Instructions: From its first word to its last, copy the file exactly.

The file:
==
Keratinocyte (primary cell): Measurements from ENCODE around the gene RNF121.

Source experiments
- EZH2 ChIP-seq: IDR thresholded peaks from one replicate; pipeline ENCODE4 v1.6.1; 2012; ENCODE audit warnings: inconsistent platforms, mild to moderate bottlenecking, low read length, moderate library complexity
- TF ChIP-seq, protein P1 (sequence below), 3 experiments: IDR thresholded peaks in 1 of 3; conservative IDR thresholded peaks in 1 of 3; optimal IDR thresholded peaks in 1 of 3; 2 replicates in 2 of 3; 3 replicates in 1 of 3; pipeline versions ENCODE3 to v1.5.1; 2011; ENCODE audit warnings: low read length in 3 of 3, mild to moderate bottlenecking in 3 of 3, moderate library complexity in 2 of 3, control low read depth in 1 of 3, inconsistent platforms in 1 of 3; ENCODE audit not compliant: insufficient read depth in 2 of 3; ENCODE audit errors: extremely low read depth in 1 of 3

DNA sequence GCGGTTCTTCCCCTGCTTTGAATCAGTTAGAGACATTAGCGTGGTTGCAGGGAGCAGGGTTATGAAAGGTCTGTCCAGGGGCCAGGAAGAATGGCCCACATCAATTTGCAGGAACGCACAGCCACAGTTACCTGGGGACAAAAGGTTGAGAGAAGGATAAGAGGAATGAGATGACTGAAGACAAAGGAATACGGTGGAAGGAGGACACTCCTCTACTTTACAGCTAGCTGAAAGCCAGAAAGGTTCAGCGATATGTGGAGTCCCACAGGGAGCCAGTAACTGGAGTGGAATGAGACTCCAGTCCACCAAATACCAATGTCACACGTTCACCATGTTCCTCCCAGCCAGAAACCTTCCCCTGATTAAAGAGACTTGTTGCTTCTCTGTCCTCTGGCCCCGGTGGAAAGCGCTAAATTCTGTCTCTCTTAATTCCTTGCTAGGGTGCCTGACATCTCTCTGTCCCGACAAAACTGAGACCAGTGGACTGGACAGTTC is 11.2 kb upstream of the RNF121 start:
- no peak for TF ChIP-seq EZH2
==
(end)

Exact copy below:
Keratinocyte (primary cell): Measurements from ENCODE around the gene RNF121.

Source experiments
- EZH2 ChIP-seq: IDR thresholded peaks from one replicate; pipeline ENCODE4 v1.6.1; 2012; ENCODE audit warnings: inconsistent platforms, mild to moderate bottlenecking, low read length, moderate library complexity
- TF ChIP-seq, protein P1 (sequence below), 3 experiments: IDR thresholded peaks in 1 of 3; conservative IDR thresholded peaks in 1 of 3; optimal IDR thresholded peaks in 1 of 3; 2 replicates in 2 of 3; 3 replicates in 1 of 3; pipeline versions ENCODE3 to v1.5.1; 2011; ENCODE audit warnings: low read length in 3 of 3, mild to moderate bottlenecking in 3 of 3, moderate library complexity in 2 of 3, control low read depth in 1 of 3, inconsistent platforms in 1 of 3; ENCODE audit not compliant: insufficient read depth in 2 of 3; ENCODE audit errors: extremely low read depth in 1 of 3

DNA sequence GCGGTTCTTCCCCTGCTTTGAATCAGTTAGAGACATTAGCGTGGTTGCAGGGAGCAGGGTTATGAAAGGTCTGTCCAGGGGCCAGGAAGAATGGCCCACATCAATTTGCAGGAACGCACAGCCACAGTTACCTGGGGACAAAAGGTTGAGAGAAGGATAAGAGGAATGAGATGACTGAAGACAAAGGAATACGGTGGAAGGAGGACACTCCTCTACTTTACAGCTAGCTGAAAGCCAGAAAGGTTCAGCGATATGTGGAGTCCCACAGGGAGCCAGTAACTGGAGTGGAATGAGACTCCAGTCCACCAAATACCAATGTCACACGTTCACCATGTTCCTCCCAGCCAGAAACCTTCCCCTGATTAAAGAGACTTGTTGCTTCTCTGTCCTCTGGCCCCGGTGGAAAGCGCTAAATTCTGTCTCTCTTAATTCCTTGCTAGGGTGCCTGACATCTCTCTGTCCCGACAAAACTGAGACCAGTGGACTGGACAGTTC is 11.2 kb upstream of the RNF121 start:
- no peak for TF ChIP-seq EZH2